The rumors of the Truck Series' demise have been floating for as long as I've been a part of it, which this season is ten years. There has always been someone talking about NASCAR shutting it down due to one reason or another. Most have to due with races taking place in front of empty grandstands or because the manufacturers don't support it at the level they do their Cup and Nationwide programs.
Earlier this week, NASCAR's Jim Hunter stated that NASCAR has no intention of shutting down the Truck Series any time soon. That is a nice vote of confidence - but unfortunately there is an inaccuracy in Mr. Hunter's remaining thoughts on the matter. He also said that NASCAR has never given up on a series, but for those of us that remember the Busch All-Star Tour, the Goody's Dash Series, the old NASCAR North Tour, and most recently the four regional touring late model series, we know that isn't the case. So with that in mind, those that love the Truck Series hope that NASCAR is willing to do whatever it takes to breathe life into our favorite form of motorsports.
I do think that NASCAR is committed to the Truck Series. There is value there, to sponsors, to track operators, and even to the teams and of course the fans. But there are things that need to be done to ensure the future is brighter and on a firmer foundation.
Sponsor value has always been a weak link for the Truck teams. Because of the costs of participating, they continue to need to ask for more from sponsors although the value they return hasn't increased at the same rate. Sponsor value has stayed flat, and according to some experts, has even dropped. Why? Because at best, the Trucks are plaing second-fiddle to the Nationwide Series and third-fiddle to both Cup and Nationwide on race weekends. With the demise of the Mansfield race, there isn't a single venue on the schedule where the Trucks are the top attraction. If NASCAR wants to add sponsor value, then it needs to eliminate some conjunction races and take the Trucks back to markets that the Nationwide and Cup cars don't go. Second races at Martinsville and Texas should be moved to markets like the Pacific Northwest and/or the upper Midwest. Other races that have no value, such as the California race, should also be moved elsewhere.
Track operators will benefit from redistribution of the schedule too. More tracks could be a part of the NASCAR family, and fans craving NASCAR action in underserved parts of the country can finally come and see big league racing. And those tracks that continue to hold conjunction races will benefit too since triple-headers will be less common, marketing them as something the fans don't have a chance to see often will help attract customers into the seats.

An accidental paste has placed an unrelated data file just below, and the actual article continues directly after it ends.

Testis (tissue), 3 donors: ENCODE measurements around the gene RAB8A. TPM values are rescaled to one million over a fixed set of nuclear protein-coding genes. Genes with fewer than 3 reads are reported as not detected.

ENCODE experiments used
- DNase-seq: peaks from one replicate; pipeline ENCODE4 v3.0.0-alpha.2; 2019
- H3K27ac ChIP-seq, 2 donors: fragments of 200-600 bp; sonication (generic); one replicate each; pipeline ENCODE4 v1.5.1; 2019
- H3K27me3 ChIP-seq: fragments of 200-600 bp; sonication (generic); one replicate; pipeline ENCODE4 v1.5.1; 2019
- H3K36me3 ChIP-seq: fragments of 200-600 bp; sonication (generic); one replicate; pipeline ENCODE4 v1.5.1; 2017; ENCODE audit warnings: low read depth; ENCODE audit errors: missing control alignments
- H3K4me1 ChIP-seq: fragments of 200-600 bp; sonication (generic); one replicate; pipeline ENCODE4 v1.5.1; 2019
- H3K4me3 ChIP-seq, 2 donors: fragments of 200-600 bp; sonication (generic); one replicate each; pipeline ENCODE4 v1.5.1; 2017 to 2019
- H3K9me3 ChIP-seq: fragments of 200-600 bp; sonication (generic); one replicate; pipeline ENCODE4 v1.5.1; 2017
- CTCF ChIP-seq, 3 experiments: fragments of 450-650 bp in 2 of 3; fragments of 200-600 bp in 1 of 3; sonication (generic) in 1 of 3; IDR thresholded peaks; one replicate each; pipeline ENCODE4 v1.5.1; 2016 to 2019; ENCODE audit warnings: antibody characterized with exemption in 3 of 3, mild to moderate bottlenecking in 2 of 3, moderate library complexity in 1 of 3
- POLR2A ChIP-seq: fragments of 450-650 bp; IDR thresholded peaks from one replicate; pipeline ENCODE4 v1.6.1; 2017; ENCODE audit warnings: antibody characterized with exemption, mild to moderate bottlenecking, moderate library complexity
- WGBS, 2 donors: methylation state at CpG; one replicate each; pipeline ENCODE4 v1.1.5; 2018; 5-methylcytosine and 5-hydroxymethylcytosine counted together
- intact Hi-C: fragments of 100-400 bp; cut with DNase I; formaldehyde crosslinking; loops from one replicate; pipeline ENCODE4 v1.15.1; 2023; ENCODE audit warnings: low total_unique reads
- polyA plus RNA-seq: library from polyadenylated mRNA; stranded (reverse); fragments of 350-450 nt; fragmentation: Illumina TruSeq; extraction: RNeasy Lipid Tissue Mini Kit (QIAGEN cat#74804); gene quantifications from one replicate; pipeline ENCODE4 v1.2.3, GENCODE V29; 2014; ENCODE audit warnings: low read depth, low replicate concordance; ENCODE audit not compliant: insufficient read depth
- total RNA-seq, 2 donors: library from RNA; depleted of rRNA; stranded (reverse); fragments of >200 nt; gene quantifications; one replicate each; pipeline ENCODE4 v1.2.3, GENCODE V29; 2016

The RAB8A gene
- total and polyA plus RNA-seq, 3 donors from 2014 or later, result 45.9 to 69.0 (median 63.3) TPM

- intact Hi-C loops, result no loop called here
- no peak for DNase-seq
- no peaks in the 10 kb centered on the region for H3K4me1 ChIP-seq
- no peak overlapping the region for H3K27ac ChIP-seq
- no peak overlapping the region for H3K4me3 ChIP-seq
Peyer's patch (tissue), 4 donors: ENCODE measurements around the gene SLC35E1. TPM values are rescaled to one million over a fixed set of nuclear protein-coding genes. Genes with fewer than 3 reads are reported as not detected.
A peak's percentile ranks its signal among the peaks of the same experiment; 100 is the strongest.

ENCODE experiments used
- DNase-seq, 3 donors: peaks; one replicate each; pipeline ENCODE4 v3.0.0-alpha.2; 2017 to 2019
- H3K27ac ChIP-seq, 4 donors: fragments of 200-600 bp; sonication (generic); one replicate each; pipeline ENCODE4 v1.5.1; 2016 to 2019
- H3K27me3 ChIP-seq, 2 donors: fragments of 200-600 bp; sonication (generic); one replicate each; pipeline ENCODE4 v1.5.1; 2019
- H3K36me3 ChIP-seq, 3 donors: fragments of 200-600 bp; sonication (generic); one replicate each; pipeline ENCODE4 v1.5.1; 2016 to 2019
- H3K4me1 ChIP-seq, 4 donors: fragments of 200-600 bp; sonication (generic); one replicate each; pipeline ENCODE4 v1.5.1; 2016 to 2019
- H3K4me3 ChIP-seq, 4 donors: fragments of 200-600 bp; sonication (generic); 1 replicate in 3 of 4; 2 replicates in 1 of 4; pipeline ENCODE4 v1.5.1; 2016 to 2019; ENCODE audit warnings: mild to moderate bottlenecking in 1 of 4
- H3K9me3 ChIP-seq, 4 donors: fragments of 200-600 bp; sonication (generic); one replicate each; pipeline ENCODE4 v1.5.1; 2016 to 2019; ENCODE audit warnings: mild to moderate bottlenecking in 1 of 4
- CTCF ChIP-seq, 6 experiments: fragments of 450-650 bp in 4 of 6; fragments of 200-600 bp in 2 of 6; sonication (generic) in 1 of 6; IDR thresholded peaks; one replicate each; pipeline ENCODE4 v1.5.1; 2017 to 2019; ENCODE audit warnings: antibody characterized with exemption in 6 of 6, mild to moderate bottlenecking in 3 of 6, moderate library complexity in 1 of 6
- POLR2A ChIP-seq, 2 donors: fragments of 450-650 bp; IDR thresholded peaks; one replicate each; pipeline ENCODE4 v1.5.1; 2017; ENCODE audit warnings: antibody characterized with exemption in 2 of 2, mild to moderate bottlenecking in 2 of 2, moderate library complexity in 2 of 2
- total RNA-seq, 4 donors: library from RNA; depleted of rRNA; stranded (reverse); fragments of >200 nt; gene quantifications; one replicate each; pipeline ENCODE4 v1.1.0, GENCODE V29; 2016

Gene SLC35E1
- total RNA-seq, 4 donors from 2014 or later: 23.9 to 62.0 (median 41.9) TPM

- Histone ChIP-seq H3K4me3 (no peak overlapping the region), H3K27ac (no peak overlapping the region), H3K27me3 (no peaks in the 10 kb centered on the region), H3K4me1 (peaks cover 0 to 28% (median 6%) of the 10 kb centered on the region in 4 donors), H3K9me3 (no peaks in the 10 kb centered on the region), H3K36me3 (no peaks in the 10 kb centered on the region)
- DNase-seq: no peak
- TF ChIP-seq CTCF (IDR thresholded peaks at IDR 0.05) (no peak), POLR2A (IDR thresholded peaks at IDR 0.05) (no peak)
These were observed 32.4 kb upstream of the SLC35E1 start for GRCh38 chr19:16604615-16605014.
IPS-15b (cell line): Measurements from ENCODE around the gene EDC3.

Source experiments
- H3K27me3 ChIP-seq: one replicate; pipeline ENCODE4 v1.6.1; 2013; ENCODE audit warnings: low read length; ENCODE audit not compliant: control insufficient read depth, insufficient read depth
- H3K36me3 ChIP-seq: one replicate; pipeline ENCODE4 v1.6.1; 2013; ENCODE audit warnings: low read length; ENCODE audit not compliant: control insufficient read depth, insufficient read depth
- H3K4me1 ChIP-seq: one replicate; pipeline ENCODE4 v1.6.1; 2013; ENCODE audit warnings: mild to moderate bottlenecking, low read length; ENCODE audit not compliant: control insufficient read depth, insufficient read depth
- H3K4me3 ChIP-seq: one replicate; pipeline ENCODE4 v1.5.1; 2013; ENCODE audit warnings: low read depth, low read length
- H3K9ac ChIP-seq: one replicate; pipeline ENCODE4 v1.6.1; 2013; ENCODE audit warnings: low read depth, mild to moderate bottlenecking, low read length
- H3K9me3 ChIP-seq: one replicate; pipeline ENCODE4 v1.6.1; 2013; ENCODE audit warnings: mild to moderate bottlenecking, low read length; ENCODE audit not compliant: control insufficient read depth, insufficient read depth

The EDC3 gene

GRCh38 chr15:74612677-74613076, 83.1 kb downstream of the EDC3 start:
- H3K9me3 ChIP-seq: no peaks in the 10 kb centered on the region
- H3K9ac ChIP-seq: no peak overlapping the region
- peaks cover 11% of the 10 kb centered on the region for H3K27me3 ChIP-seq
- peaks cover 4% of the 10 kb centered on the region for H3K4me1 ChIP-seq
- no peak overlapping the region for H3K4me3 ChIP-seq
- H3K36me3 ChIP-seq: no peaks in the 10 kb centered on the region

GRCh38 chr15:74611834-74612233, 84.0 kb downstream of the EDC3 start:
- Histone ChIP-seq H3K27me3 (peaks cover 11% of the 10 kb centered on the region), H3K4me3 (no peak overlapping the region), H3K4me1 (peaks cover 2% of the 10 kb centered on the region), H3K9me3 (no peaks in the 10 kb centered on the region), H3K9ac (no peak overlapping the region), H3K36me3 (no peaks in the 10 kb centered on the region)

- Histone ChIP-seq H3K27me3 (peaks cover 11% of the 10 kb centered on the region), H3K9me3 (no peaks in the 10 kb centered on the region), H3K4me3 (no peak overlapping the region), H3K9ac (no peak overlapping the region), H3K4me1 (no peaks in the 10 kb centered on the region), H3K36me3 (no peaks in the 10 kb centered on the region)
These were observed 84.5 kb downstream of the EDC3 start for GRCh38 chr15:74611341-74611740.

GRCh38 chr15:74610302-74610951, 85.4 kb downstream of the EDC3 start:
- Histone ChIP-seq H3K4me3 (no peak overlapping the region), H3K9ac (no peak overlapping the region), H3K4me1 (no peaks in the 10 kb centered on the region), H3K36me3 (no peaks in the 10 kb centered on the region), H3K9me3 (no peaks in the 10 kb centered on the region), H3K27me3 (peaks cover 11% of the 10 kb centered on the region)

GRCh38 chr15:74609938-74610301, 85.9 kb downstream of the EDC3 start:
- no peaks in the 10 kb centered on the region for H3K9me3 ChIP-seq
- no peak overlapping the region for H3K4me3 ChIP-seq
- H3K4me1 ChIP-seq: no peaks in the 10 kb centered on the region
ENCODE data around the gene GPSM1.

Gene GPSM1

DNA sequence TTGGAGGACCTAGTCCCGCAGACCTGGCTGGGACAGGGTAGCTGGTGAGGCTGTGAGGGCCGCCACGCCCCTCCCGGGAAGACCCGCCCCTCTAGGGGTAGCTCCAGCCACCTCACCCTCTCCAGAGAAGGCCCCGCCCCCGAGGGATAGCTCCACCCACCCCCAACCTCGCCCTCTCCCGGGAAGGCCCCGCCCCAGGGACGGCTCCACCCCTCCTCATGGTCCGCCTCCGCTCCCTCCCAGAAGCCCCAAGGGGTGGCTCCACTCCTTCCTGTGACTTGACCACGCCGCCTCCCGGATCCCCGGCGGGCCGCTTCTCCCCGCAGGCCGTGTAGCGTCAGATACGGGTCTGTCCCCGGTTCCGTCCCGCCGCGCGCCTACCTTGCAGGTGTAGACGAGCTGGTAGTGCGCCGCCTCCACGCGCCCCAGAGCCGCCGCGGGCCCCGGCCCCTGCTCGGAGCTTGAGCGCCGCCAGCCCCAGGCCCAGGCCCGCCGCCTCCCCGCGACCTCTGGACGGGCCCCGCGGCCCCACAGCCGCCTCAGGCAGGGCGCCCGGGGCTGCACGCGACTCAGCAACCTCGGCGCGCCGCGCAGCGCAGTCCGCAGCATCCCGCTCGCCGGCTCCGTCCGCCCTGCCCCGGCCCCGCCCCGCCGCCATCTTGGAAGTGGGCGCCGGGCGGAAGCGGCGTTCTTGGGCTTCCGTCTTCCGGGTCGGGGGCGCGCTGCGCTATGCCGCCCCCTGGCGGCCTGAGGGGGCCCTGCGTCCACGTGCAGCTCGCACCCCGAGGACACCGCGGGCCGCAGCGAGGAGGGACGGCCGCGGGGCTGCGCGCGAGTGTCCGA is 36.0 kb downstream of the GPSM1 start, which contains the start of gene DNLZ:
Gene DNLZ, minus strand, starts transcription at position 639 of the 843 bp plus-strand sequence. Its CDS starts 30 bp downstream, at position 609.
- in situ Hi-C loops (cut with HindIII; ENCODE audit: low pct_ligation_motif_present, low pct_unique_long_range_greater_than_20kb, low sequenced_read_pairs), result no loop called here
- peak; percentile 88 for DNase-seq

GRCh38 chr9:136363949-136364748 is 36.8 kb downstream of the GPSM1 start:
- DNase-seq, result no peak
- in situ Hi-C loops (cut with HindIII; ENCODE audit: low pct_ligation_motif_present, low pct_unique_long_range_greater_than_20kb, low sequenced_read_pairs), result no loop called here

Teams will benefit because sponsors will again return to the series. As it is now, why would a sponsor come in when the majority of races are held in areas where Cup and Nationwide sponsors already saturate the market? What chance does a small ($2.5-$3 million) sponsor have when trying to activate next to someone spending ten times that much? But that smaller sponsor will find value in markets that aren't already saturated. That's what helped the series flourish in 1995 through 1998. As an example, in 1995 over half the Truck races were held at tracks that didn't host a Nationwide or Cup race. That had dropped to 25 percent in 1999, and now in 2009 there are no races held at tracks that don't have a Nationwide or Cup race.
There are plenty of racetracks out there that could help diversify the Truck Series schedule. Road courses in the Pacific Northwest, a number of good short tracks in the Upper Midwest, and even some venues in Canada that would fit the bill.
Racing at huge cathedrals of speed like Daytona and Charlotte does have value. But so does reaching the grassroots fan at places like I-70 Speedway and Evergreen Speedway, two tracks that are unfortunately long gone from the Truck Series schedule. There are other tracks in underserved markets that should be looked at and added. Then maybe ther Trucks will again be a series that is growing and flourishing instead of simply treading water and fighting for survival.